By: LeeEl Yehezkel
An old house, a bad paint job,
and three old men in the doorway to match;
George, Joseph, and Eli.
Around them, a children’s soccer game is in motion,
and their joking threats escape into the air.
The old men exchange stories
of old times, bad times, good times
Times when things were not better, but shinier and brighter
like a new penny
When people appreciated the little things.
and words weren’t thrown out into the streets
for old men to collect and clean and cherish
and then divvy out again like peanuts.
George tells of a young boy that saved his
family during the Depression;
in the absence of a father,
he became a self-taught mechanic
and learned to read.
Years later, he is a retired engineer.
Joseph shares a story of a young,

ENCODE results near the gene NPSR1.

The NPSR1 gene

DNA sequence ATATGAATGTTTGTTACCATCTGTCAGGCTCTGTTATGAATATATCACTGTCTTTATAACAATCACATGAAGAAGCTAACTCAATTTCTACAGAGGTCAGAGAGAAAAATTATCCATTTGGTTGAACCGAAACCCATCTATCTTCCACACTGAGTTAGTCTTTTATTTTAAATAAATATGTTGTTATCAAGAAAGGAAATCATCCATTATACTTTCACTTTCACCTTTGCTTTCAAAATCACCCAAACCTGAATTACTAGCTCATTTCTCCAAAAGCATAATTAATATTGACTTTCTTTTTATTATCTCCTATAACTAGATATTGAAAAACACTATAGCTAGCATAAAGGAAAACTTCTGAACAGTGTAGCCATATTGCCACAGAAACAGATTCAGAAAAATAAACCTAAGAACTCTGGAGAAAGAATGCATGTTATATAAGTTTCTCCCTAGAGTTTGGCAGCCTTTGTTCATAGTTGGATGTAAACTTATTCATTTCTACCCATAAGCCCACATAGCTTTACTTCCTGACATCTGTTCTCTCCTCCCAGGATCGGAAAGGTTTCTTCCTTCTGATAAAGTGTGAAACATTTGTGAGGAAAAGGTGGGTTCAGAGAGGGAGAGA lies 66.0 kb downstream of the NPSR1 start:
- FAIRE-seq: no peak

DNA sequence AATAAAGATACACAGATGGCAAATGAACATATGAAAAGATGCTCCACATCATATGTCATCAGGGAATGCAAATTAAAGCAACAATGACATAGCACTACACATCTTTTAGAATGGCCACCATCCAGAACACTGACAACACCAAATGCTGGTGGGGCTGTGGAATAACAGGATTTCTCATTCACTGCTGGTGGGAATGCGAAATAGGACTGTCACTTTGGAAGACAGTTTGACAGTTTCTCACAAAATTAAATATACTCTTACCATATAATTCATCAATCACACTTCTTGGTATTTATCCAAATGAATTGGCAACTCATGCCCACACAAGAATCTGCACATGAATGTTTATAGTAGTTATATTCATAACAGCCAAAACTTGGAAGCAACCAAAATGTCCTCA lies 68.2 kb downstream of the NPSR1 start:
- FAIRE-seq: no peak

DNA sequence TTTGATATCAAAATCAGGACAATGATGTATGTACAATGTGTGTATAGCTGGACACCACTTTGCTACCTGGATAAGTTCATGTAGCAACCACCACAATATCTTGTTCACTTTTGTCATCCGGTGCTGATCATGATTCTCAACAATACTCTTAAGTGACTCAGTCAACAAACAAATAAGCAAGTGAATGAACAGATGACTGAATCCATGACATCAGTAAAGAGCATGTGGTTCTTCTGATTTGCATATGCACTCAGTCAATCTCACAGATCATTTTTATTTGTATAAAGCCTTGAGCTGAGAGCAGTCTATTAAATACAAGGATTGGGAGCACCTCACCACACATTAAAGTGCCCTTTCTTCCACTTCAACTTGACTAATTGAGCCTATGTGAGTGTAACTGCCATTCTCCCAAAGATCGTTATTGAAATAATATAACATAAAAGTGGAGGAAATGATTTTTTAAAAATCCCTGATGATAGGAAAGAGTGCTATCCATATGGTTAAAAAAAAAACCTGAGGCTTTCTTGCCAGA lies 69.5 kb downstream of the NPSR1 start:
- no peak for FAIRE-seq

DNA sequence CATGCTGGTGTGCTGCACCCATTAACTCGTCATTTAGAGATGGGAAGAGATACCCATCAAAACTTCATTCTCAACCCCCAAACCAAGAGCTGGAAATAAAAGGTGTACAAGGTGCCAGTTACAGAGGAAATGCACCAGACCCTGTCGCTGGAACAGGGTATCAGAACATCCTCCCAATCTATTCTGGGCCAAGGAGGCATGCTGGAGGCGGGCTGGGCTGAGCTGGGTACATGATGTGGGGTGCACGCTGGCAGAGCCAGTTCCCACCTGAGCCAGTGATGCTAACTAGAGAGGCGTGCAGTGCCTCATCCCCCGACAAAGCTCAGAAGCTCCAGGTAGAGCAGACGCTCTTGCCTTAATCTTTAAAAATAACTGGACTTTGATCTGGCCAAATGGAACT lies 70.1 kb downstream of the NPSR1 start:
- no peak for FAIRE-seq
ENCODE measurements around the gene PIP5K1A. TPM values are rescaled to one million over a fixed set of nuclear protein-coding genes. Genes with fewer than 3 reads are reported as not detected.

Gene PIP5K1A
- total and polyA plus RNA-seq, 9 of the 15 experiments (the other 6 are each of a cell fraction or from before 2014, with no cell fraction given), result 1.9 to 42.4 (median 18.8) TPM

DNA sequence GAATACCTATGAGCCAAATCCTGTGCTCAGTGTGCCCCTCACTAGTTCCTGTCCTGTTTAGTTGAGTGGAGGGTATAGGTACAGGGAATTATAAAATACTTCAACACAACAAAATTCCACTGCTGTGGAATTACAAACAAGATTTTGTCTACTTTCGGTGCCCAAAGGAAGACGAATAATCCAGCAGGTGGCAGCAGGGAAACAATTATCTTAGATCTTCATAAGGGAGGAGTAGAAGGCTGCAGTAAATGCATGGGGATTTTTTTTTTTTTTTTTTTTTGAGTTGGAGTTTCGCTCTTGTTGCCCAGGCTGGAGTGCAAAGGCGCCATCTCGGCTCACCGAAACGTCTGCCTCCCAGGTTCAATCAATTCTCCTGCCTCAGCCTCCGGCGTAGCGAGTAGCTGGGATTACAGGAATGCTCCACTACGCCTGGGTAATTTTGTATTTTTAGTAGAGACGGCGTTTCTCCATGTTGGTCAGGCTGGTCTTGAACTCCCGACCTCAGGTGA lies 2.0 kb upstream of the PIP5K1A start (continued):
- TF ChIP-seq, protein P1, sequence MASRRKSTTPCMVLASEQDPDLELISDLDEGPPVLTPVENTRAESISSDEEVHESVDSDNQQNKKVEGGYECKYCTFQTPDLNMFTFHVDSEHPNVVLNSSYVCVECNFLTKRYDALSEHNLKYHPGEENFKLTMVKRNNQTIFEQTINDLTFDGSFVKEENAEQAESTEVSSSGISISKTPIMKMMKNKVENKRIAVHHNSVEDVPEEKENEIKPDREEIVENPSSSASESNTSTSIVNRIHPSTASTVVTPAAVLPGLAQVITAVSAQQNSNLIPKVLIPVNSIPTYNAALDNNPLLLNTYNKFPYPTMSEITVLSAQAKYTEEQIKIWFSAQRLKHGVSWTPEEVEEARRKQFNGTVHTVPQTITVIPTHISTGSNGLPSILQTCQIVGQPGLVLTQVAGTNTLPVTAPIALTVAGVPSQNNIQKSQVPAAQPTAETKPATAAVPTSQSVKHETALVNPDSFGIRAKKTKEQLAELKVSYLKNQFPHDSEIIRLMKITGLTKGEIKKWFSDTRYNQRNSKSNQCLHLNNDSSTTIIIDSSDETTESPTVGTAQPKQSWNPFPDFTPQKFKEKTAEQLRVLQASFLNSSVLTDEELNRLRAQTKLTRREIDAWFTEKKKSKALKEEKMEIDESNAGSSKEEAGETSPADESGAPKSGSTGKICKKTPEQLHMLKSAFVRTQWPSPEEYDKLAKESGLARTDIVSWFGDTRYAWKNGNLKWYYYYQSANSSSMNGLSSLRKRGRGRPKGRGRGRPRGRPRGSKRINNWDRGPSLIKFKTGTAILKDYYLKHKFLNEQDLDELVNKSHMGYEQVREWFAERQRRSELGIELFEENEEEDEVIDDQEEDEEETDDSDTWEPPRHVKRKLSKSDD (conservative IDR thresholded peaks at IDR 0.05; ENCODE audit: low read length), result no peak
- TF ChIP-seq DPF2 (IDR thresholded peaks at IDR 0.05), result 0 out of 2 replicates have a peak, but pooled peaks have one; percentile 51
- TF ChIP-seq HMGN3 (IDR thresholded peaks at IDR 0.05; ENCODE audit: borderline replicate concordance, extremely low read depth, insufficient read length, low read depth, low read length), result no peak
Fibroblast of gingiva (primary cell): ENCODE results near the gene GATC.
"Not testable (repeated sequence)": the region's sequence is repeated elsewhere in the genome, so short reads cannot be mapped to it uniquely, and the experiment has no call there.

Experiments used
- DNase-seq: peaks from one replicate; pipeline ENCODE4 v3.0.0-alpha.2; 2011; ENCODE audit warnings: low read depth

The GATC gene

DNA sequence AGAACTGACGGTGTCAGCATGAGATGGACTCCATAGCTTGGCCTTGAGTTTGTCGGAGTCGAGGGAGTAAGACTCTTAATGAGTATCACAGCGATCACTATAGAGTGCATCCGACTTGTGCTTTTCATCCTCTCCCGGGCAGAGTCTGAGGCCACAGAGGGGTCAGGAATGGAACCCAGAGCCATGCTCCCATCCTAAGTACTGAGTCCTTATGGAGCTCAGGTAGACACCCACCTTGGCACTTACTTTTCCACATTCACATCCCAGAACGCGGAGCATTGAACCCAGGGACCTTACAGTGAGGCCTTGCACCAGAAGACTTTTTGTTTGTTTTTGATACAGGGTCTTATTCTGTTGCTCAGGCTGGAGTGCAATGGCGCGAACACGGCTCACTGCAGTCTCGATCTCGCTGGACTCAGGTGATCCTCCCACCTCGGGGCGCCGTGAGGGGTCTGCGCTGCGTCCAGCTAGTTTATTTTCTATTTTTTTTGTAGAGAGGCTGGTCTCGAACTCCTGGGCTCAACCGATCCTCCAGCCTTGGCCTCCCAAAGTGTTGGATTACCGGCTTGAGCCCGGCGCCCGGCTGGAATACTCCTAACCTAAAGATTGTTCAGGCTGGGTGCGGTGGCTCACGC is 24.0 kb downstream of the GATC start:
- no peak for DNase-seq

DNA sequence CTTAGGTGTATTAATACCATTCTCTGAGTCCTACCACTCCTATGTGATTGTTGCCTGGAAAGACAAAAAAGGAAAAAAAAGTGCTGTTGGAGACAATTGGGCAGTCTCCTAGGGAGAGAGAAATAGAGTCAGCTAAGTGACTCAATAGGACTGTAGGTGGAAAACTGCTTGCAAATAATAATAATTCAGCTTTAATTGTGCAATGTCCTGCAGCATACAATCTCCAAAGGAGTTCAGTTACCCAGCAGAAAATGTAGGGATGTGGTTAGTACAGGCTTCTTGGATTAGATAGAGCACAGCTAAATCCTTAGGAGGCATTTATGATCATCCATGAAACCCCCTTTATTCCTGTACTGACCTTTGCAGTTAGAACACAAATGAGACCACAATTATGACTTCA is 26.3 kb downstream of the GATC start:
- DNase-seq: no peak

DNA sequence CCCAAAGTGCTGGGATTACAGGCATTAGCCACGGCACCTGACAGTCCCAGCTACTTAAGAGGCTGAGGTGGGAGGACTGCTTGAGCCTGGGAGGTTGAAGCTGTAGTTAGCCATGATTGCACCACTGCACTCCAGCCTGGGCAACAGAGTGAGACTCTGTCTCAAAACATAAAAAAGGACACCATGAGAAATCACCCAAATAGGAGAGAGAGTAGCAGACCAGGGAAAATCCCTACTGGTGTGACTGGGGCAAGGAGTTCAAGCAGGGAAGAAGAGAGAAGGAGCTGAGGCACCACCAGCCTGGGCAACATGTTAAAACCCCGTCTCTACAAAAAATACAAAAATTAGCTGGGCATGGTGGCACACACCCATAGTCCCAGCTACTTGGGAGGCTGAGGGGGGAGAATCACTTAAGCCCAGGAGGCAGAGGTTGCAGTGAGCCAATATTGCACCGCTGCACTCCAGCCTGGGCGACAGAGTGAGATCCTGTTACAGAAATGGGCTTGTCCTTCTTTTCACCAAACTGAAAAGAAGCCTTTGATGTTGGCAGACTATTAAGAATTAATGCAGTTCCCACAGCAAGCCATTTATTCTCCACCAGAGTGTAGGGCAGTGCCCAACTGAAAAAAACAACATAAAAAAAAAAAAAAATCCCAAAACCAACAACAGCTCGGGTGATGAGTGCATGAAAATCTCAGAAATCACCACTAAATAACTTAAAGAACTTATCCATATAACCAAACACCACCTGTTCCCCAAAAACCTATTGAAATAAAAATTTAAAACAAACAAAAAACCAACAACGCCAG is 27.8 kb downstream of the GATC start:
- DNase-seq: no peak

hotheaded man that went off to college
and forgot all about his mother.
A new adult, he didn’t need anyone to nag
him to do the laundry;
he didn’t need anyone to be grateful for.
All he needed was his ‘serious’ girlfriend,
and the cold, logical certainty of physics,
and that was all he wanted.
Until he and his girlfriend broke up
and he ran to his mother’s warm, waiting arms.
Eli just listens and sighs
because all of his words have been wasted
on ears that don’t listen,
ambitious mothers and frowning teachers,
family that cares more about the will than the grandfather,
people who have decided what you’re going to say
before you have even decided to say it.
Words fluttering in the breeze,
overwhelmed by the pointless ones of others
who don’t appreciate the art of storytelling.
There they sit in front of the house while the children play soccer
Storytellers of the Sagging Steps, worn down with the weight of years
The kids kick around the soccer ball and
splash in the puddles,
glorying in the cool clarity of it all and
yelling at each other
words they won’t recall in the next five minutes.
The ground is slippery and the smell of water is in the air.
Still the old men share their experiences;
no one listens
and the stories are lost to the world.